Re: Is NFL losing integrity of the game?
posted at 11/24/2013 1:01 AM EST
Football may be on it's last legs, as I stated when all those concussion lawsuits were being filed. All the rule changes supposedly made to ensure player safety were done to starve off these lawsuits. As a result, the NFL rule book is beginning to resemble the IRS Tax Code.
The rules are so broad that no one really knows what's a foul and what isn't. Such a system is dangerous in the sense that it gives the refs a much greater opportunity to influence the outcome of games with their calls, with the broad and at times contradicting rules giving them cover to do whatever they like. Such was the case on that final call in Carolina. Clearly, Gronk was interfered with...but then you had the "uncatchable ball" rule, which gave the refs cover to change the call.
Now we're dealing with the Jonathan Martin situation, in which a 300 plus pound offensive lineman is claiming that he was "bullied" by another offensive lineman, creating a "hostile work environment." Just what the sport needs...lawyers, judges, and, eventually, politicians getting involved in legislating how teams should be run, and what constitutes proper conduct in the lockeroom.
More and more articles are being written as to how football can never be made "safe", and that it's a bloodsport, harkening back to the gladiatorial games of ancient Rome: http://www.bostonglobe.com/sports/2013/11/17/football-game-inherent-conflict/GkAXWtEoJWdjEoqH0dHIAJ/story.html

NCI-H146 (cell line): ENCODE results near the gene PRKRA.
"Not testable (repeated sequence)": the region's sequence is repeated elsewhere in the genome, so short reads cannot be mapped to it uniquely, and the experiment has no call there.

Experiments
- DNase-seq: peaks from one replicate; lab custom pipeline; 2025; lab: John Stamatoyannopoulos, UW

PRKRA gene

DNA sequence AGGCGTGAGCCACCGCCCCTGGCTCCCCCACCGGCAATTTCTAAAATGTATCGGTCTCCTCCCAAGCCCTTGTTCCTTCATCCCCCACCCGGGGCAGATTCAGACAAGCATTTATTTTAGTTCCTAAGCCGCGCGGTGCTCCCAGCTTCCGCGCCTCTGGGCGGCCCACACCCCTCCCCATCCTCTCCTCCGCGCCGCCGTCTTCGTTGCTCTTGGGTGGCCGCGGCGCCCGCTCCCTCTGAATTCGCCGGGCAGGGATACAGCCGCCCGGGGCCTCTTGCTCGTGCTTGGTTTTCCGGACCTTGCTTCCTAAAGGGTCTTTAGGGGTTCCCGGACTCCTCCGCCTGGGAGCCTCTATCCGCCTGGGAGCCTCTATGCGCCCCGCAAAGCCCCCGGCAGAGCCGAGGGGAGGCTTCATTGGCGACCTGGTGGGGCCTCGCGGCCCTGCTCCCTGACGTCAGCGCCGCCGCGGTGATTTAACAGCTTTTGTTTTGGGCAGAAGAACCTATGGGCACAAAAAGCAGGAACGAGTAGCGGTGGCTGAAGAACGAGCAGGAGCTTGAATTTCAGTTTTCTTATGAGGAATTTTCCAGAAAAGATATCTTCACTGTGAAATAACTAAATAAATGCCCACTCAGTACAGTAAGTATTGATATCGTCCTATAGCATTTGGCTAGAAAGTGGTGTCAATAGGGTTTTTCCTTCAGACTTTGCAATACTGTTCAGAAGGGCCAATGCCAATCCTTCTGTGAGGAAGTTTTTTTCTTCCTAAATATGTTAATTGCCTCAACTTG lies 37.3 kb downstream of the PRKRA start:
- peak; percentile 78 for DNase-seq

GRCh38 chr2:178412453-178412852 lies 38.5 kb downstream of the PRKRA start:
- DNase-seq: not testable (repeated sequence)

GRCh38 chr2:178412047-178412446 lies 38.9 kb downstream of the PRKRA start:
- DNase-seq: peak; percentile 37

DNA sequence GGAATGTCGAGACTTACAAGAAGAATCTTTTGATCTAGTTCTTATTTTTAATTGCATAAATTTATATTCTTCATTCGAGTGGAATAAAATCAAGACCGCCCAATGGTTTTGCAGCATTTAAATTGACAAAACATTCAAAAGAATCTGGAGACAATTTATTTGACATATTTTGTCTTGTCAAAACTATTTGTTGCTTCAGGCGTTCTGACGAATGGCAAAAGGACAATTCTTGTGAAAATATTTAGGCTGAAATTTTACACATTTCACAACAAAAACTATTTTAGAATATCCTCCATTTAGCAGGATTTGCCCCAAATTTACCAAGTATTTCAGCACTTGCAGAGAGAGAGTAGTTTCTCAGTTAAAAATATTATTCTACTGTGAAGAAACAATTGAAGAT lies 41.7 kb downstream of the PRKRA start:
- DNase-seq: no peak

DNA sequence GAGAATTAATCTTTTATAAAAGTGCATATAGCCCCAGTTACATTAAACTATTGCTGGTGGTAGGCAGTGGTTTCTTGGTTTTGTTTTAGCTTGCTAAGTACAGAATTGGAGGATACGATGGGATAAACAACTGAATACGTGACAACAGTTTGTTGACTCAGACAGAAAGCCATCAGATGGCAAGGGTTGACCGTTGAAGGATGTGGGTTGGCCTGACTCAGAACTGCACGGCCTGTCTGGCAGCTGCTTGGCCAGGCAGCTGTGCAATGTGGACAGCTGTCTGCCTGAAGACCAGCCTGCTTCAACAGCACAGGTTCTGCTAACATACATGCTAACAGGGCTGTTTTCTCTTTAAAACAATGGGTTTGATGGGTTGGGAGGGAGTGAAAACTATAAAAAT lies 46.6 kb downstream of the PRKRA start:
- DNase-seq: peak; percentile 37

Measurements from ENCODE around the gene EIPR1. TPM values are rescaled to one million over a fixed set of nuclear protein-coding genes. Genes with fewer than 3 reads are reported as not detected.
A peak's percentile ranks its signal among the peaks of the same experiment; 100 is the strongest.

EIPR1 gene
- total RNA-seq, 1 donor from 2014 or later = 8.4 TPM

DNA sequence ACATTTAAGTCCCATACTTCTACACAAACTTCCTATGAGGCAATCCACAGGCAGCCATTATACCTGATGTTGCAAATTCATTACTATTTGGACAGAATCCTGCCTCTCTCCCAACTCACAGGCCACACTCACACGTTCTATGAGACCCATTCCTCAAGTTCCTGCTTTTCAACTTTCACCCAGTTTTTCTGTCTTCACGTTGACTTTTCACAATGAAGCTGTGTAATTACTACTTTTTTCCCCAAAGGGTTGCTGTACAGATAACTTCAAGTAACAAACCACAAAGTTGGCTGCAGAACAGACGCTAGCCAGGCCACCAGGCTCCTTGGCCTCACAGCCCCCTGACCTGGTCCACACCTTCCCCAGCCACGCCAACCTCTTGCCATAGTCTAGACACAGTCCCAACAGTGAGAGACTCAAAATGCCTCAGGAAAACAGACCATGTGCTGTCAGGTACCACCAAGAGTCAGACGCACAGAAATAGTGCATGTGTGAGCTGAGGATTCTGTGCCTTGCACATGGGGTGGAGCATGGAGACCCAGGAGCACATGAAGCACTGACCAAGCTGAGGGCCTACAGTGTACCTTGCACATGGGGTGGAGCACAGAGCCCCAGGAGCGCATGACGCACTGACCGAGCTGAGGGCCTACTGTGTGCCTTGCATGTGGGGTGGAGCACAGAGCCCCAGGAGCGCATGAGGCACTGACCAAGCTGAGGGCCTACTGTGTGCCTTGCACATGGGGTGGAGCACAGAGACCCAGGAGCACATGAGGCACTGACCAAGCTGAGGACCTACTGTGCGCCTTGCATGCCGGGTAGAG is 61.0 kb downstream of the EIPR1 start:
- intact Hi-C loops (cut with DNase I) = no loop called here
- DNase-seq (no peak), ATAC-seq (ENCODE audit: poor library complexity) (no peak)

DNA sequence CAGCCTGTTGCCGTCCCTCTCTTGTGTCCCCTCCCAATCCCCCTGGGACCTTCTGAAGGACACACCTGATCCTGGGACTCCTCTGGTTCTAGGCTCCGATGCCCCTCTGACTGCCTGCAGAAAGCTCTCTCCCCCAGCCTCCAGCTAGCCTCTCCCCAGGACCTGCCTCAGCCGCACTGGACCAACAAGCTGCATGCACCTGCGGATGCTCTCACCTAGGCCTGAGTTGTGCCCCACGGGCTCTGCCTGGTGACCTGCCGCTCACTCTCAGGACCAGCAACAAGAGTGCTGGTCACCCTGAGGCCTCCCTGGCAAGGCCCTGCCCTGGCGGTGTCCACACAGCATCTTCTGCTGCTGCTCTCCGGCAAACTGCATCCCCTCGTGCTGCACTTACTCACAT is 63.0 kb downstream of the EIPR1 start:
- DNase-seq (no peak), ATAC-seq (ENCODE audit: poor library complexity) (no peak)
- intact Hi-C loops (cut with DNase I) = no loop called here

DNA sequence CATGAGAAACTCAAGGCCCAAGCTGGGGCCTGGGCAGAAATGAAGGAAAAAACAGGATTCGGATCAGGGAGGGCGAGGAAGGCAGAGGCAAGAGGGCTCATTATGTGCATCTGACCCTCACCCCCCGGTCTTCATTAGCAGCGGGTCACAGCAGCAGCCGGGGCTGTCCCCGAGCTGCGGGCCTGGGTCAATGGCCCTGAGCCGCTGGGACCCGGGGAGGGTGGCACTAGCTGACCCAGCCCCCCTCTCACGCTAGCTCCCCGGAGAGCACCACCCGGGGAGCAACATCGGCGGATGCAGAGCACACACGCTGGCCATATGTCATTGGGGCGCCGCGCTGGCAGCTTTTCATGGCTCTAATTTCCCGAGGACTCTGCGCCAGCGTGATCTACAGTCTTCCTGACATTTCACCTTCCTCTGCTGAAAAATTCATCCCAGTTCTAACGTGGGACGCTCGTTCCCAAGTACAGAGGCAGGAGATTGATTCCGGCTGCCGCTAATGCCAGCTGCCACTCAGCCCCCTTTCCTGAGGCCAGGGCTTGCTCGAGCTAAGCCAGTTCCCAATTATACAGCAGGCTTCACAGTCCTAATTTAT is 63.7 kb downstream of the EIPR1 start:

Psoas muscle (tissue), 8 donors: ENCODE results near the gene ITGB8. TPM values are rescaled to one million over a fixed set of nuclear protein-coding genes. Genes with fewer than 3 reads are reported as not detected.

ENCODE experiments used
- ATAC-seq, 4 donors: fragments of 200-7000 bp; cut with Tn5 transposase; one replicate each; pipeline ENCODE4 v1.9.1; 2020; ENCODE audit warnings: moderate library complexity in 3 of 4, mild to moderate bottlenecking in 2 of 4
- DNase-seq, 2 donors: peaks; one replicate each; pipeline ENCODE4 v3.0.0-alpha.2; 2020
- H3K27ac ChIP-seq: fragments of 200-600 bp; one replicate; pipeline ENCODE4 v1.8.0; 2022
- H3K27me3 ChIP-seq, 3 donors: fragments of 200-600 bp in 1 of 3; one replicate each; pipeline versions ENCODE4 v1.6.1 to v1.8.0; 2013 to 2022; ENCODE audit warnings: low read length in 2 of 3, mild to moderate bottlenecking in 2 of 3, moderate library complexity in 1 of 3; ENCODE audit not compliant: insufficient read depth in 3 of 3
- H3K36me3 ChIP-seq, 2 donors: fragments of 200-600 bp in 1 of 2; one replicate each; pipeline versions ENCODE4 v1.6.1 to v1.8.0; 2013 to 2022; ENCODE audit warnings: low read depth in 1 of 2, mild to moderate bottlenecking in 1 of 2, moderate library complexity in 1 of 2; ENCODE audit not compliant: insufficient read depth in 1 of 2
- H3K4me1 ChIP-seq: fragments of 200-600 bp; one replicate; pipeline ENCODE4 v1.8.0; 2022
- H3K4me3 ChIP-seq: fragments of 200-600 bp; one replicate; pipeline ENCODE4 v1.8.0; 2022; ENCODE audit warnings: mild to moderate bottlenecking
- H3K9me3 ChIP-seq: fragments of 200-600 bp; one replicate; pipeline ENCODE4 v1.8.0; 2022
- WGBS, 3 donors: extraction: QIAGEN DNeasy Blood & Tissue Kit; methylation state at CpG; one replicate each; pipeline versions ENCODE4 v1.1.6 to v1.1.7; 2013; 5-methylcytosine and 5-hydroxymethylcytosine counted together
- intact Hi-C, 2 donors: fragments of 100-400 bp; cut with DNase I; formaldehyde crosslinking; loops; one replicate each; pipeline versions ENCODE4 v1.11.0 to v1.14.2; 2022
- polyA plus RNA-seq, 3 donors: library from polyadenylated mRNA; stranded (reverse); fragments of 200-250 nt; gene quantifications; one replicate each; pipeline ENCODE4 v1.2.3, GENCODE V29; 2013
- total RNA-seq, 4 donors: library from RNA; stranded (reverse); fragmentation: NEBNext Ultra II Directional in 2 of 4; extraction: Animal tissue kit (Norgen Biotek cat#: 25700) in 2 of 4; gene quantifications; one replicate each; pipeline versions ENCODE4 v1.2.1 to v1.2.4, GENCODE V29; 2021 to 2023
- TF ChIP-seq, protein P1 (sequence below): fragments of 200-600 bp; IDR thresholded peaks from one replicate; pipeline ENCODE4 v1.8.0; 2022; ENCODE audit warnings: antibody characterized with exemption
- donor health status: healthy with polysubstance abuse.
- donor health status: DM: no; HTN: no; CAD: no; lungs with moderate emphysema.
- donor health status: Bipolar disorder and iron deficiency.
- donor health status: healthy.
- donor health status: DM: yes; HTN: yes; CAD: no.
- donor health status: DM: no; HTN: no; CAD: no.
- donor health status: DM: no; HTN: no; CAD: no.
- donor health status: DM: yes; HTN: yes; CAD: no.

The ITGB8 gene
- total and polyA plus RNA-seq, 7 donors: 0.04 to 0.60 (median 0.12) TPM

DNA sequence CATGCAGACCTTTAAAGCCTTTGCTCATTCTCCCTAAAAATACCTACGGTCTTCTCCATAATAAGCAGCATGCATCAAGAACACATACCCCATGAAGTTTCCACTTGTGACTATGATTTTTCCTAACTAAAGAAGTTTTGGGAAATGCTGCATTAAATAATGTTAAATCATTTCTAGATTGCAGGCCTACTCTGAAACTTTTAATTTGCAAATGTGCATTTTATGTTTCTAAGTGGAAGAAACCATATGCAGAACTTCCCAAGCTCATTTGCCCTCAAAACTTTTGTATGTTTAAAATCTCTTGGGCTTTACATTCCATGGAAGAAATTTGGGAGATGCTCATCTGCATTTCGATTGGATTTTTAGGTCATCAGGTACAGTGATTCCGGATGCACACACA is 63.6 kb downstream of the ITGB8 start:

Since approximately 75%of NFL players are black, can charges of black exploitation and racism be far behind?:
This is not a racial issue. You seem to object to players asserting their rights to protection or suing to get that protection. I agree there are far too many frivolous lawsuits in the USA but the issue the players have is legitmate and it has nothing to do with race. It is simply about their health and asserting the rights that all citizens should enjoy. All citizens that work under dangerous conditions need all the protections they should have. If employers fail to provide those protections they have the right to sue.
there is real truth here NYC. It doesn't matter that current players may be complaining about not allowing players to play given the new protection rules. NFL owners can only hope they continue to complain about such things well after they've retired.
Owners are concerned about those players who reverse their mentality after retirement due to real cognitive and physical limitations.
Most industries have safety codes and practices that employers and employees must follow to ensure safety. The NFL and the Players Uniion were really late in establishing or even ackknowledging dangers to working in the NFL. In fact, we don't even use the word "worker" or "employee" and this is part of the problem. We call them "players and that word carries with it a carefree meaning. Now, we know that the NFL is not very carefree, rather it is quite dangerous.
Thus, any workers code in the NFL should clearly state the dangers and mandate necessary protections as it is now doing with concussions. Furthermore, most industries where people have dangerous jobs offer lifetime protections, health care and testing after people leave the profession. Police officers and military are well known examples of this. The NFL is fortunately starting to implement this slowly and I hope the Players Union does it's part in advocating and encouraging players to seek treatment and education after their careers.